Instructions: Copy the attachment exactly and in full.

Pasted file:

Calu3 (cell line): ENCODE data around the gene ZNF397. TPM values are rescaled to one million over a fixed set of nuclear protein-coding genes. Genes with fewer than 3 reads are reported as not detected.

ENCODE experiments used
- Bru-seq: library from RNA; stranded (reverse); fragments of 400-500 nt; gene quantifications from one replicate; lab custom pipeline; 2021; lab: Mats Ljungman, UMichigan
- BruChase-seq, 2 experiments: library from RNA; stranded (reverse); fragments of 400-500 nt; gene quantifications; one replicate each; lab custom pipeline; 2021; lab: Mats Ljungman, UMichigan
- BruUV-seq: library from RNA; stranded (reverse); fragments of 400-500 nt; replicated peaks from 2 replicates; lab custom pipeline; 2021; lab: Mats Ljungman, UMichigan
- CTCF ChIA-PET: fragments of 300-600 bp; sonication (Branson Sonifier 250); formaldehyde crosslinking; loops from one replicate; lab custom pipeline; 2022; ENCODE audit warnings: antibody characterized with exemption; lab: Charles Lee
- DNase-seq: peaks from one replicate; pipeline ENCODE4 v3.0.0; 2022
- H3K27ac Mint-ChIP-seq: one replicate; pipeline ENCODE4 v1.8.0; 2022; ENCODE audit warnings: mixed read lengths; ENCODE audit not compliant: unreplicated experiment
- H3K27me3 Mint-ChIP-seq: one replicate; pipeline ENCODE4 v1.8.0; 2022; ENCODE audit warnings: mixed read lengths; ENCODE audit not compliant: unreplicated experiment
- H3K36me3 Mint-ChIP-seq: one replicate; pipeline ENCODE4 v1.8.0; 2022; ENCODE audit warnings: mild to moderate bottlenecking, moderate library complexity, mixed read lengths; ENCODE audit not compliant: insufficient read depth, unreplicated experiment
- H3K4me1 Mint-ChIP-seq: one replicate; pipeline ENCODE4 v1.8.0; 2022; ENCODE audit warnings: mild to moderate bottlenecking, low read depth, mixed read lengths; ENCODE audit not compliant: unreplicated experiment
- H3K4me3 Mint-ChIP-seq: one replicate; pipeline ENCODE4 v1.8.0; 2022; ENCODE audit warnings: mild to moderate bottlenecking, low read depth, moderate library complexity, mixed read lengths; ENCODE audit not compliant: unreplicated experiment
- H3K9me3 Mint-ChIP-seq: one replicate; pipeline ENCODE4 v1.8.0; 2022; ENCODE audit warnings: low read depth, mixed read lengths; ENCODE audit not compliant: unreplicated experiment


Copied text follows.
Calu3 (cell line): ENCODE data around the gene ZNF397. TPM values are rescaled to one million over a fixed set of nuclear protein-coding genes. Genes with fewer than 3 reads are reported as not detected.

ENCODE experiments used
- Bru-seq: library from RNA; stranded (reverse); fragments of 400-500 nt; gene quantifications from one replicate; lab custom pipeline; 2021; lab: Mats Ljungman, UMichigan
- BruChase-seq, 2 experiments: library from RNA; stranded (reverse); fragments of 400-500 nt; gene quantifications; one replicate each; lab custom pipeline; 2021; lab: Mats Ljungman, UMichigan
- BruUV-seq: library from RNA; stranded (reverse); fragments of 400-500 nt; replicated peaks from 2 replicates; lab custom pipeline; 2021; lab: Mats Ljungman, UMichigan
- CTCF ChIA-PET: fragments of 300-600 bp; sonication (Branson Sonifier 250); formaldehyde crosslinking; loops from one replicate; lab custom pipeline; 2022; ENCODE audit warnings: antibody characterized with exemption; lab: Charles Lee
- DNase-seq: peaks from one replicate; pipeline ENCODE4 v3.0.0; 2022
- H3K27ac Mint-ChIP-seq: one replicate; pipeline ENCODE4 v1.8.0; 2022; ENCODE audit warnings: mixed read lengths; ENCODE audit not compliant: unreplicated experiment
- H3K27me3 Mint-ChIP-seq: one replicate; pipeline ENCODE4 v1.8.0; 2022; ENCODE audit warnings: mixed read lengths; ENCODE audit not compliant: unreplicated experiment
- H3K36me3 Mint-ChIP-seq: one replicate; pipeline ENCODE4 v1.8.0; 2022; ENCODE audit warnings: mild to moderate bottlenecking, moderate library complexity, mixed read lengths; ENCODE audit not compliant: insufficient read depth, unreplicated experiment
- H3K4me1 Mint-ChIP-seq: one replicate; pipeline ENCODE4 v1.8.0; 2022; ENCODE audit warnings: mild to moderate bottlenecking, low read depth, mixed read lengths; ENCODE audit not compliant: unreplicated experiment
- H3K4me3 Mint-ChIP-seq: one replicate; pipeline ENCODE4 v1.8.0; 2022; ENCODE audit warnings: mild to moderate bottlenecking, low read depth, moderate library complexity, mixed read lengths; ENCODE audit not compliant: unreplicated experiment
- H3K9me3 Mint-ChIP-seq: one replicate; pipeline ENCODE4 v1.8.0; 2022; ENCODE audit warnings: low read depth, mixed read lengths; ENCODE audit not compliant: unreplicated experiment